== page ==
Freya Beauchamp has been kidnapped and sucked into the past, forced to relive the horrors of Salem and return to the witch-burning hysteria that gripped the small Massachusetts town. Freya's family is determined to save her, but the Passages of Time are closed to the Beauchamp family, leaving them stuck in the present. Joanna, Freddie, and Ingrid must find another way back to save Freya before it's too late. Because this time, when Freya is hanged, she's not coming back... ever. The Beauchamps are sure that their nemesis, the trickster god Loki, is behind Freya's kidnapping - but is the witch hunt just a way for the power-seeking Putnam family to settle scores and consolidate their hold on the lands and power in town?
Release date: August 13, 2013
Publisher: Hachette Books
Print pages: 288
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Winds of Salem
Melissa de la Cruz
“Centuries after the practice of magic was forbidden, Freya, Ingrid, and their mom struggle to restrain their witchy ways as chaos builds in their Long Island town. A bubbling cauldron of mystery and romance, the novel shares the fanciful plotting of Blue Bloods, the author’s teen vampire series… [B]reezy fun.”
“A magical and romantic page-turner… Witches of East End is certain to attract new adult readers… The pacing is masterful, and while the witchcraft is entertaining, it’s ultimately a love triangle that makes the story compelling. De la Cruz has created a family of empathetic women who are both magically gifted and humanly flawed.”
“For anyone who was frustrated watching Samantha suppress her magic on Bewitched, Ms. de la Cruz brings some satisfaction. In her first novel for adults, the author… lets her repressed sorceresses rip.”
—New York Times
“What happens when a family of Long Island witches is forbidden to practice magic? This tale of powerful women, from the author of the addictive Blue Bloods series, mixes mystery, a battle of good versus evil and a dash of Norse mythology into a page-turning parable of inner strength.”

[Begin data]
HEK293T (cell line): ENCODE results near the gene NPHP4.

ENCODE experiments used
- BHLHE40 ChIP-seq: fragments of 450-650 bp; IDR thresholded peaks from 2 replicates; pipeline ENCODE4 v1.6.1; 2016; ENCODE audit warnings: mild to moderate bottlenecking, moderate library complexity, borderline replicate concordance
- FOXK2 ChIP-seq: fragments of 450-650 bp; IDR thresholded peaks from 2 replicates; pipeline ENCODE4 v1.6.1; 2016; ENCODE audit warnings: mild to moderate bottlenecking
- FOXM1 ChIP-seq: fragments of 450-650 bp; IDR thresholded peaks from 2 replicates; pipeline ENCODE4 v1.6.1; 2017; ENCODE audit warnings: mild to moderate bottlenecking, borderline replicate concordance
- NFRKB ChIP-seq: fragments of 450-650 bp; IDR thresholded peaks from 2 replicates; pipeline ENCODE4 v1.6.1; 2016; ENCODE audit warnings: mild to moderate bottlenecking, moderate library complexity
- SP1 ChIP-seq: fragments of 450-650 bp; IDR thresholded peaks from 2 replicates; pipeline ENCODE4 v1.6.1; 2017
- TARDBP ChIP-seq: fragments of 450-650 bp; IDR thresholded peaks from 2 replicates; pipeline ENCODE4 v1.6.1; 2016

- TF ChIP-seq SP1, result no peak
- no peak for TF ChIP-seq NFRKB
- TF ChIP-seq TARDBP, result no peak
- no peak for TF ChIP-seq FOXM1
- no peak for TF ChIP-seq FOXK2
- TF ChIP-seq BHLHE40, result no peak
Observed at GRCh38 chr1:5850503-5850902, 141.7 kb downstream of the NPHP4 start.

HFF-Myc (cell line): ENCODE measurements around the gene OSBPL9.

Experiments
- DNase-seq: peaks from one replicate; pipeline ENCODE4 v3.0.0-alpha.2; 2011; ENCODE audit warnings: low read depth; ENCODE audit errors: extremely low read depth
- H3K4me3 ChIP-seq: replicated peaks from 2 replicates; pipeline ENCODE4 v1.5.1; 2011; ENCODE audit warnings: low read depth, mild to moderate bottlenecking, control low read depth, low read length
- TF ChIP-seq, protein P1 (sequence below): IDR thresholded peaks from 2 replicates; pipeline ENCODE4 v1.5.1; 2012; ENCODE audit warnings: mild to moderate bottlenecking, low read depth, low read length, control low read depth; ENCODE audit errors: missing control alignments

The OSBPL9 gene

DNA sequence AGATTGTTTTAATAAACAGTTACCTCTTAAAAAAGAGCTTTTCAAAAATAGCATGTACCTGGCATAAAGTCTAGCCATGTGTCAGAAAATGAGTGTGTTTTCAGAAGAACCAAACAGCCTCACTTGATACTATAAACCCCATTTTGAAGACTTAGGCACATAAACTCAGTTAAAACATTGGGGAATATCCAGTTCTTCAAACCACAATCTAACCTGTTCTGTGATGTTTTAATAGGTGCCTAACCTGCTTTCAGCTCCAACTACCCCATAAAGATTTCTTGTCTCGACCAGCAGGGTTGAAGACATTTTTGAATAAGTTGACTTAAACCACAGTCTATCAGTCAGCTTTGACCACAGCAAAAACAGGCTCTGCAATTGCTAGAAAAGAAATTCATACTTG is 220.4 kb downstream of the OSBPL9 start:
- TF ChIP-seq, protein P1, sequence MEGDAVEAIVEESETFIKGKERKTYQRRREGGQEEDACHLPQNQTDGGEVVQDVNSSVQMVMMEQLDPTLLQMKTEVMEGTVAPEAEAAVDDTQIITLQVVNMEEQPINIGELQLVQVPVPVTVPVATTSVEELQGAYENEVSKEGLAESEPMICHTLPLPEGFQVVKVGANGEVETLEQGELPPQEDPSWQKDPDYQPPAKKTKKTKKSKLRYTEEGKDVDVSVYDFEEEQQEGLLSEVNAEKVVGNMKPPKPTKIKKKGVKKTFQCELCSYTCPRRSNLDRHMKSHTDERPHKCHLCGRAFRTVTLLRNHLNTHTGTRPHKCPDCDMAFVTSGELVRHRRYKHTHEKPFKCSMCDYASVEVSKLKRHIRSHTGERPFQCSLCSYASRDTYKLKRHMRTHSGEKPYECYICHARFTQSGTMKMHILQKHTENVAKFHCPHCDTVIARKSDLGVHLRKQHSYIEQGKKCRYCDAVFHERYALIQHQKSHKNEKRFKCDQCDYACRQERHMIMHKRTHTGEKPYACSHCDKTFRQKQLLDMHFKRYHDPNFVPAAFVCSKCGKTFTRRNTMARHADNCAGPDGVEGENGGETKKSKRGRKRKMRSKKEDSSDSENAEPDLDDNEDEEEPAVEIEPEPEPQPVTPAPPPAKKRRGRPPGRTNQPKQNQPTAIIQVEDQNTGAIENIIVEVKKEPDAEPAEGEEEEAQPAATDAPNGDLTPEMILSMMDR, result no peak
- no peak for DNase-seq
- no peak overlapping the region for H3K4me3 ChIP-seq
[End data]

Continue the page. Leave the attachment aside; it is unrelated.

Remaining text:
“Witches of East End has all the ingredients you’d expect from one of Melissa’s bestselling YA novels—intrigue, mystery and plenty of romance. But with the novel falling under the ‘adult’ categorization, Melissa’s able to make her love scenes even more… magical.”
“De la Cruz has, with Witches, once again managed to enliven and embellish upon history and mythology with a clever interweaving of past and present, both real and imagined… [It] casts a spell.”
—Los Angeles Times
“De la Cruz is a formidable storyteller with a narrative voice strong enough to handle the fruits of her imagination. Even readers who generally avoid witches and whatnot stand to be won over by the time the cliffhanger-with-a-twist-ending hits.”
“Fantasy for well-read adults.”
“A sexy, magical romp, sure to bring de la Cruz a legion of new fans.”
—Kelley Armstrong, New York Times bestselling author of the Otherworld series
“Fans will be delighted with the next entry in her new adult series. A compelling tale of powerful magic, romance, betrayal and suspense.”